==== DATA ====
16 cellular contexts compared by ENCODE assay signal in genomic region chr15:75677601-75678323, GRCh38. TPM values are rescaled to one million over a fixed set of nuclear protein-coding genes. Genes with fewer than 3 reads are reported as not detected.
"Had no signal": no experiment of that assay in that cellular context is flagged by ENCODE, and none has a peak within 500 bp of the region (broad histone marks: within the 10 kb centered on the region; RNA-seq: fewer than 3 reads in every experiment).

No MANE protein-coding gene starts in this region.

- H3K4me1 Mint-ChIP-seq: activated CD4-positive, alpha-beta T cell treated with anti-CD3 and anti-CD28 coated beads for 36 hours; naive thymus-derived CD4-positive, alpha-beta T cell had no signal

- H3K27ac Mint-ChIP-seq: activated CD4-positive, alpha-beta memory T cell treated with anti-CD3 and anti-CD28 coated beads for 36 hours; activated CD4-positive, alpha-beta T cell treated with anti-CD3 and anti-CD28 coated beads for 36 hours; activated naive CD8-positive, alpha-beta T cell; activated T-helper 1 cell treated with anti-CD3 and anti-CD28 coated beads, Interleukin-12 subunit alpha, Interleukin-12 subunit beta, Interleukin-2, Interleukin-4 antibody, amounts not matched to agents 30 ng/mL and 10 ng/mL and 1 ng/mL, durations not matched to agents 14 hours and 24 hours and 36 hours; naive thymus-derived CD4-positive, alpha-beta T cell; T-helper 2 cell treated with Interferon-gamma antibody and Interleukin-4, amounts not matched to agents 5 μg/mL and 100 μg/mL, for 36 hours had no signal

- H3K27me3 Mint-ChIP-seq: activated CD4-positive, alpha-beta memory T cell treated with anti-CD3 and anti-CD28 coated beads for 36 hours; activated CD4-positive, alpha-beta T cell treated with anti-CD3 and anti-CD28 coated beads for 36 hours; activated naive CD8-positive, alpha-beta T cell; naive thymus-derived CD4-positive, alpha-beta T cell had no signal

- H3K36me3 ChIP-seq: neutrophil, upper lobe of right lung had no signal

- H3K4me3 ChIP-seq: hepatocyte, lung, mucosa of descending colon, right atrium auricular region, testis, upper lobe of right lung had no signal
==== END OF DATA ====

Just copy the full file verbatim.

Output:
16 cellular contexts compared by ENCODE assay signal in genomic region chr15:75677601-75678323, GRCh38. TPM values are rescaled to one million over a fixed set of nuclear protein-coding genes. Genes with fewer than 3 reads are reported as not detected.
"Had no signal": no experiment of that assay in that cellular context is flagged by ENCODE, and none has a peak within 500 bp of the region (broad histone marks: within the 10 kb centered on the region; RNA-seq: fewer than 3 reads in every experiment).

No MANE protein-coding gene starts in this region.

- H3K4me1 Mint-ChIP-seq: activated CD4-positive, alpha-beta T cell treated with anti-CD3 and anti-CD28 coated beads for 36 hours; naive thymus-derived CD4-positive, alpha-beta T cell had no signal

- H3K27ac Mint-ChIP-seq: activated CD4-positive, alpha-beta memory T cell treated with anti-CD3 and anti-CD28 coated beads for 36 hours; activated CD4-positive, alpha-beta T cell treated with anti-CD3 and anti-CD28 coated beads for 36 hours; activated naive CD8-positive, alpha-beta T cell; activated T-helper 1 cell treated with anti-CD3 and anti-CD28 coated beads, Interleukin-12 subunit alpha, Interleukin-12 subunit beta, Interleukin-2, Interleukin-4 antibody, amounts not matched to agents 30 ng/mL and 10 ng/mL and 1 ng/mL, durations not matched to agents 14 hours and 24 hours and 36 hours; naive thymus-derived CD4-positive, alpha-beta T cell; T-helper 2 cell treated with Interferon-gamma antibody and Interleukin-4, amounts not matched to agents 5 μg/mL and 100 μg/mL, for 36 hours had no signal

- H3K27me3 Mint-ChIP-seq: activated CD4-positive, alpha-beta memory T cell treated with anti-CD3 and anti-CD28 coated beads for 36 hours; activated CD4-positive, alpha-beta T cell treated with anti-CD3 and anti-CD28 coated beads for 36 hours; activated naive CD8-positive, alpha-beta T cell; naive thymus-derived CD4-positive, alpha-beta T cell had no signal

- H3K36me3 ChIP-seq: neutrophil, upper lobe of right lung had no signal

- H3K4me3 ChIP-seq: hepatocyte, lung, mucosa of descending colon, right atrium auricular region, testis, upper lobe of right lung had no signal